What is the SendGrid email Scam?
Scammers behind this spam campaign attempt to trick recipients into believing that this email is sent from SendGrid (a legitimate email marketing company) and entering their login credentials into a fake SendGrid login page. The SendGrid company has nothing to do with this scam and, therefore, you should ignore this email.
More about the SendGrid email scam
The email states that an invoice payment has been submitted by SendGrid to pay for services purchased from this email marketing company. The main purpose of scammers behind this scam is to deceive people into opening a fake SendGrid login page and entering their usernames and passwords.
In this way, they attempt to steal SendGrid accounts and misuse them for malicious purposes (e.g., to make fraudulent purchases, sell stolen accounts to third parties).
Many people use identical usernames and passwords for multiple accounts and, therefore, entering SendGrid login credentials into that fake website can result in loss of access to other personal accounts as well. You are strongly advised not to trust emails of this kind and/or enter login credentials (or other sensitive information) on unofficial, dubious websites.
|Name||SendGrid Email Scam|
|Threat Type||Phishing, Scam, Social Engineering, Fraud.|
|Fake Claim||Scammers claim that recipients have to pay for certain services provided by SendGrid.|
|Disguise||This email is disguised as a message regarding an invoice from SendGrid.|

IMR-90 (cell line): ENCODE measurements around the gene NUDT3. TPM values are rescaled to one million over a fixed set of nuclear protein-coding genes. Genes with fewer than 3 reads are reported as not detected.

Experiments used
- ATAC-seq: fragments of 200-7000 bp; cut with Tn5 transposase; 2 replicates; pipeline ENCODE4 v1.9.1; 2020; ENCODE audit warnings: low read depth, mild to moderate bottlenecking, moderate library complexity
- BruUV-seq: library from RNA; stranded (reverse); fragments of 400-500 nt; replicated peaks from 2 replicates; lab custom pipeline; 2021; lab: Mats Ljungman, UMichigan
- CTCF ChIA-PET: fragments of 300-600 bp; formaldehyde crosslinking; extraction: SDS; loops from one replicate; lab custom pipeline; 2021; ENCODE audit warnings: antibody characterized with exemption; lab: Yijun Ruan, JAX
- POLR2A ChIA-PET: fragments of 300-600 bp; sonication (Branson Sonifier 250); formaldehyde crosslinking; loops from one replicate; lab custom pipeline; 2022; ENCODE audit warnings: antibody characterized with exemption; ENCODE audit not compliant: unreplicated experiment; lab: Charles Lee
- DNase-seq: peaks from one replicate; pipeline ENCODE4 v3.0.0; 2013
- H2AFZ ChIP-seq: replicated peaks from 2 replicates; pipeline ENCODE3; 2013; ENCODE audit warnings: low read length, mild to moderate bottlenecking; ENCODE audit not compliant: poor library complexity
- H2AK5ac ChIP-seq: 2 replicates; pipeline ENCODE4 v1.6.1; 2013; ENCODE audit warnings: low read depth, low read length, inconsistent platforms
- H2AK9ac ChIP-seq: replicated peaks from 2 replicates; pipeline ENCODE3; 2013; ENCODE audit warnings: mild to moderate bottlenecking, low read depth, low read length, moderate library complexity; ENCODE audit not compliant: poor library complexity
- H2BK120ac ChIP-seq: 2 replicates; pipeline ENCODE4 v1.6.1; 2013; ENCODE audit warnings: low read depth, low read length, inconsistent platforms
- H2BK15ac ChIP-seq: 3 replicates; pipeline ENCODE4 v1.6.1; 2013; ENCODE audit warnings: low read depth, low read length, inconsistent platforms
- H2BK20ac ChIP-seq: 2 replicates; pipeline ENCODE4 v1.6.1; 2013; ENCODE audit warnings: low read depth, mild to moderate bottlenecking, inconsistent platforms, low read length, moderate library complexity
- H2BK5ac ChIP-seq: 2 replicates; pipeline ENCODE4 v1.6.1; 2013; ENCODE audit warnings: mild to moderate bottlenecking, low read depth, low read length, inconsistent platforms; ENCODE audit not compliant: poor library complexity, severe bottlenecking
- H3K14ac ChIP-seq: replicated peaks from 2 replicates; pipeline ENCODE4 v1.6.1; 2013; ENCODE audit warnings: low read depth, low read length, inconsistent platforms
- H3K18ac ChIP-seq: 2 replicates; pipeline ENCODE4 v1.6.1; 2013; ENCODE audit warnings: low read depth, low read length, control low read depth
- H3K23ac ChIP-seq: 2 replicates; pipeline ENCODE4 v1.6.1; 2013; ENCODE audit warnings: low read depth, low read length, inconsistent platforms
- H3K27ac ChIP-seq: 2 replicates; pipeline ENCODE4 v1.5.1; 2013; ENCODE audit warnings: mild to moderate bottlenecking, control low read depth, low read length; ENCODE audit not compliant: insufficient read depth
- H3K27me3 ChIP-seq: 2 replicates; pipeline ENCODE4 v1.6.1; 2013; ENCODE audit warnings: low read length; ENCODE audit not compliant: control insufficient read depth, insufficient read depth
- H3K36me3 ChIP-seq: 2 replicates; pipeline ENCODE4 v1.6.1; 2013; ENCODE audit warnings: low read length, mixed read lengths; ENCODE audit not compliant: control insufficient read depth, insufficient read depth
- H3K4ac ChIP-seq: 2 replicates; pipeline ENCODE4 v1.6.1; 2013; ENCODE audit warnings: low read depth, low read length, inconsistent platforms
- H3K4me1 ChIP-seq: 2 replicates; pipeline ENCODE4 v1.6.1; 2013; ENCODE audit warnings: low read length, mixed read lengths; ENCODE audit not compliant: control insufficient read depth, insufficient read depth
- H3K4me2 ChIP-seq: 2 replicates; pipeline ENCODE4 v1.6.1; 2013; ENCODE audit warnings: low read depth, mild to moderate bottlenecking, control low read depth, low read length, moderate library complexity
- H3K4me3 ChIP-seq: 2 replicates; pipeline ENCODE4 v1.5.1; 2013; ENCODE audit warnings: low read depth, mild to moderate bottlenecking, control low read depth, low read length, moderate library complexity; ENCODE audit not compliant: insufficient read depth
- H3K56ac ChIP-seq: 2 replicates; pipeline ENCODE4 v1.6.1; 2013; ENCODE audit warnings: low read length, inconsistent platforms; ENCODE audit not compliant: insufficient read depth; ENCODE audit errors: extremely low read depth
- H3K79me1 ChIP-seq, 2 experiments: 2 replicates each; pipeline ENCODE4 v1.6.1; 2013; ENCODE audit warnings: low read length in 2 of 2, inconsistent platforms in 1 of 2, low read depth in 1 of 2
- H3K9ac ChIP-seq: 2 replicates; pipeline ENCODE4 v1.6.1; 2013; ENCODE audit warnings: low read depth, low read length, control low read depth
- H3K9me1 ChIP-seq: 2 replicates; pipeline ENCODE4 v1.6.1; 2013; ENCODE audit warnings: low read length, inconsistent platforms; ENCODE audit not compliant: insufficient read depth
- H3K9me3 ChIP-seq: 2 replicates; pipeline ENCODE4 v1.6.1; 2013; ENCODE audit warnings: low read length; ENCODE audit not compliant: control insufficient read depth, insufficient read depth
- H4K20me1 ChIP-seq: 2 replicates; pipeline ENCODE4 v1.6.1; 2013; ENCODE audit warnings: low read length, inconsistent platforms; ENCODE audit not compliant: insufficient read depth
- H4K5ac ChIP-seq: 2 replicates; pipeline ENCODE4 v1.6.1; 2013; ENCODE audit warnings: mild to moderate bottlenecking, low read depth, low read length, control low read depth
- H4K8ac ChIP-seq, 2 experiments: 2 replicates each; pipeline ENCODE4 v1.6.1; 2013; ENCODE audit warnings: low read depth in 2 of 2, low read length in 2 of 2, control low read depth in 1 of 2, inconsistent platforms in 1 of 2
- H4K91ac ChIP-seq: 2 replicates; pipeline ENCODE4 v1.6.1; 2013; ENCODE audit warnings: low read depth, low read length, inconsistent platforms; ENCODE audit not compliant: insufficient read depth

|Detection Names||CRDF (Malicious), CyRadar (Malicious), ESET (Phishing), Fortinet (Phishing), Full List Of Detections (VirusTotal)|
|Symptoms||Unauthorized online purchases, changed online account passwords, identity theft, illegal access of the computer.|
|Distribution methods||Deceptive emails, rogue online pop-up ads, search engine poisoning techniques, misspelled domains.|
|Damage||Loss of sensitive private information, monetary loss, identity theft.|
|Malware Removal (Windows)||
To eliminate possible malware infections, scan your computer with legitimate antivirus software. Our security researchers recommend using Combo Cleaner.
Similar scams in general
More examples of email scam campaigns are "Your Email Is Out Of Date Email Scam", "Mail Quota Email Scam" and "Your Account Has Encountered An Error 505 Email Scam". In most cases, the emails are sent by cyber criminals who attempt to steal sensitive information, trick recipients into sending money, etc.